I mixed the lye water and set it aside to cool. Then, I mixed lye water for a very small batch of whipped soap, which I planned to use as icing for cupcake soaps I made yesterday. I put some cold water in a bowl and set the small container of lye water down in it to cool it. I made the whipped soap, iced the cupcakes and moved on to make the large batch of soap.
The soap seemed to take longer to trace than usual, but, eventually thickened. The colors seemed extraordinarily bright and did not seem to be "morphed" by the lye as it sometimes is. I took special pains to design the soaps more intricately and beautiful than I generally take the time to do. They were PERFECT!!! I could hardly wait until tomorrow to unmold and cut them.
Then, I started the clean-up. As I was gathering bowls, spoons, spatula's, etc., I saw a container of water sitting on the washing machine. I was puzzled. I distinctly remembered putting the lye water in the soap, but the water in the bowl looked like lye water.
I returned to my beautiful loaves of soap and took a small smear of soap that was on the side of the mold and rubbed it onto a small cut on my hand. It didn't sting like fresh made soap always does. I ventured further and did the "tongue test". I took a tiny bit of the fresh made soap and stuck my tongue on it. It didn't "bite". I was still puzzled. Then it hit me like a ton of bricks. My heart sank! The "lye water" I had added to my batch of soap was the bowl of water I had used to cool my small container of lye water when I was preparing to make the whipped soap! My beautiful soap was not soap at all. There was no lye in it!!!!
No time for a pity party. I had to try to save my soap. I knew that adding the lye water would result in the soap having far too much liquid in it since I had already put water in it. This results in the soap taking longer to cure, and, will result in more shrinkage. So be it. I also knew the soap would end up being all one color instead of the beautiful swirls and layers I had initially created. So, I decided to make a small batch of soap so I could at least add a bit of white to the original soap, for contrast. I mixed another batch of lye water and only used half of the recommended amount of water. I wanted to add the least amount of water I could to the already "over watered" soap. It is not uncommon to "water discount" or use SLIGHTLY less water than the recipe calls for, to help speed up the curing and drying process. I have done this many times over the years. But, cutting it in half was a MISTAKE!!!! It resulted in the soap heating up excessively and it immediately seized on me. (Got hard immediately). So, after adding the lye to my three separate soaps and getting them to trace, I poured them into the molds and added chunks of my seized soap. Another MISTAKE!!! The extremely hot seized soap heated the whole loaf, causing it to separate!
Now what???!!!! I dumped the soap back into the bowl.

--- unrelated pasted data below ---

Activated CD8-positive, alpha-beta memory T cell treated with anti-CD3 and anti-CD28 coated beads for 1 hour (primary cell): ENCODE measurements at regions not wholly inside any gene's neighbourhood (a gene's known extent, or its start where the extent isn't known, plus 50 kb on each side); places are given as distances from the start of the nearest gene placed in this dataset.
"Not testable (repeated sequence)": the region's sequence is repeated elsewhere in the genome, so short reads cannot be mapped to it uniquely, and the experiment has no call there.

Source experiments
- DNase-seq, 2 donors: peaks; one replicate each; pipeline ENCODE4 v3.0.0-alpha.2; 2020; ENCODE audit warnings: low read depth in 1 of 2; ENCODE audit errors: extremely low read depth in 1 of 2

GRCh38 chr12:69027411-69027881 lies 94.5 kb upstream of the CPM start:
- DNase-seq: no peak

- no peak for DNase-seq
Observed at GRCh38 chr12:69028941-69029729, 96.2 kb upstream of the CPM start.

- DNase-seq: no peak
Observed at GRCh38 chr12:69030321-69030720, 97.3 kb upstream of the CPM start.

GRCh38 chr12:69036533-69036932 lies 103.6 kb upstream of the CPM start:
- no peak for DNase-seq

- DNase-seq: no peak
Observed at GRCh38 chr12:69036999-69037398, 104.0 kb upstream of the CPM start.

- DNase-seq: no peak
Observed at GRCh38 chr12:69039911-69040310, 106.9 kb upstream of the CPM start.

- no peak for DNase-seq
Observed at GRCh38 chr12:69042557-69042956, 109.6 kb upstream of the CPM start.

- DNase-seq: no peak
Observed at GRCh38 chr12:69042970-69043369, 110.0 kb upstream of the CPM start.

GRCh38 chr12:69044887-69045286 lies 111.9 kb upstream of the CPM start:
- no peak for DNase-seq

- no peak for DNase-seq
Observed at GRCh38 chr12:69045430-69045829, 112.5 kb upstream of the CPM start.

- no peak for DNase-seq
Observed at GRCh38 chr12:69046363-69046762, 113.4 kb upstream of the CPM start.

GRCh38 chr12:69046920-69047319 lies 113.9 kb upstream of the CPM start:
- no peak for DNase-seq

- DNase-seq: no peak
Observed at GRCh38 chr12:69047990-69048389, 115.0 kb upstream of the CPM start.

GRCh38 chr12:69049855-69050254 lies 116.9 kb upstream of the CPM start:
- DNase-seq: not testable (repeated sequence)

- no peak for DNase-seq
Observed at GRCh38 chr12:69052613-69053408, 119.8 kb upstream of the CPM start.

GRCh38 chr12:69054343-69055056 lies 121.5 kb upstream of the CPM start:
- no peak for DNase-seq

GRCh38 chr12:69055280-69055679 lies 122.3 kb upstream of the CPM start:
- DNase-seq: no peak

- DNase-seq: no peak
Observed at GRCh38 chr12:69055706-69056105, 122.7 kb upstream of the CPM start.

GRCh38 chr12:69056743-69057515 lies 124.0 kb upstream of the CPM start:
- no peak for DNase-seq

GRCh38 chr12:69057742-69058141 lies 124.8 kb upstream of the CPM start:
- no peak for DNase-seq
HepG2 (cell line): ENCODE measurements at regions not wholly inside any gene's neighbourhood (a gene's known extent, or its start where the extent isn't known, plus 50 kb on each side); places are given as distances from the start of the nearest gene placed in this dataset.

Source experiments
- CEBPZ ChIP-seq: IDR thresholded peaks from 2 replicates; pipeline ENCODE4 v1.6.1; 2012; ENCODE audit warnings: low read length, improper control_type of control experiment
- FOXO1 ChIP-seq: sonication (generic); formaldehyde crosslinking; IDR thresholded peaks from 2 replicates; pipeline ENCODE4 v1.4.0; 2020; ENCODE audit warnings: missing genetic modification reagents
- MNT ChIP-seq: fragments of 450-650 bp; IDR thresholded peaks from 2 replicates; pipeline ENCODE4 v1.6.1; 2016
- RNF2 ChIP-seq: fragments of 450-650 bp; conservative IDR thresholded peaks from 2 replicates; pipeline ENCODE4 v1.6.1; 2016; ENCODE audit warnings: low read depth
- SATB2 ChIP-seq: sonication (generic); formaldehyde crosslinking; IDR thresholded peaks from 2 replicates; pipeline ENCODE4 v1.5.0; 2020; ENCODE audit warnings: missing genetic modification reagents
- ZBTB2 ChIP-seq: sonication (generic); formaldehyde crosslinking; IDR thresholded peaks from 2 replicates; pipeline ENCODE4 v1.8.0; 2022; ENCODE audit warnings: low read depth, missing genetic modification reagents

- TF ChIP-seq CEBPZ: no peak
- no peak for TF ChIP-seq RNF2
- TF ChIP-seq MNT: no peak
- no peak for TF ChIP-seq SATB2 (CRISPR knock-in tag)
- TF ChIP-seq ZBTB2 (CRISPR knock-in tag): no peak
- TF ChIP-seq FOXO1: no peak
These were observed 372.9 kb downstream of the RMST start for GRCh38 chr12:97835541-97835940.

Looks like bloody brains doesn't it?
I started praying and stirring as hard and fast as I could. It was too thick and chunky to use the stick blender.
It pulled together and I returned it to the mold and stuck it in the freezer.
This is what it ended up looking like. Not at all what I had designed the first time around, but, the soap was saved, Glory be to God! This was the Wine soap.
I thought the Cherry Blossom was OK because it looked OK on top. I pulled the side of the mold out and discovered a melted, separated mess underneath. It was much too chunky to stir, so, I threw it into the Crock Pot to soften it up.
I did't want to cook it too long because I didn't want to cook the fragrance out of it. Cooking soap is not foreign to me. I have done it before. (Hot Process soap making). I prefer Cold Process soap making, which is what I normally do. When doing hot process, the fragrance is always added after the cooking part is completed and the soap has cooled a bit.
I cooked it on high for about 20 minutes, stirring frequently. At this point, it was soft enough to stir and pulled together nicely. It still had a lot of chunks in it, but, that was OK.
This pictures shows the Cherry Blossom soap, back in the mold. Dressed up a bit with candy pearls and some glitter. I added texture to the top by poking it with a piece of coral. Tomorrow I will be able to remove the soap from the mold and slice it. I will add a picture of the final product then.
I'm not sure what is going on with the Sunflowers and Sunshine loaf. That was the last loaf I "fixed" and by this time, the seized soap had cooled down considerably and the chunks I added did not cause the soap to heat up. I didn't have another loaf mold so poured it into a metal column mold. I can't peek at it to see what is under the hardened top. I think it is OK though. I will find out tomorrow when I unmold it.
In the event these efforts had failed to save my soap, my only other recourse would have been to rebatch. I explained this process in a previous post.
24 hours later: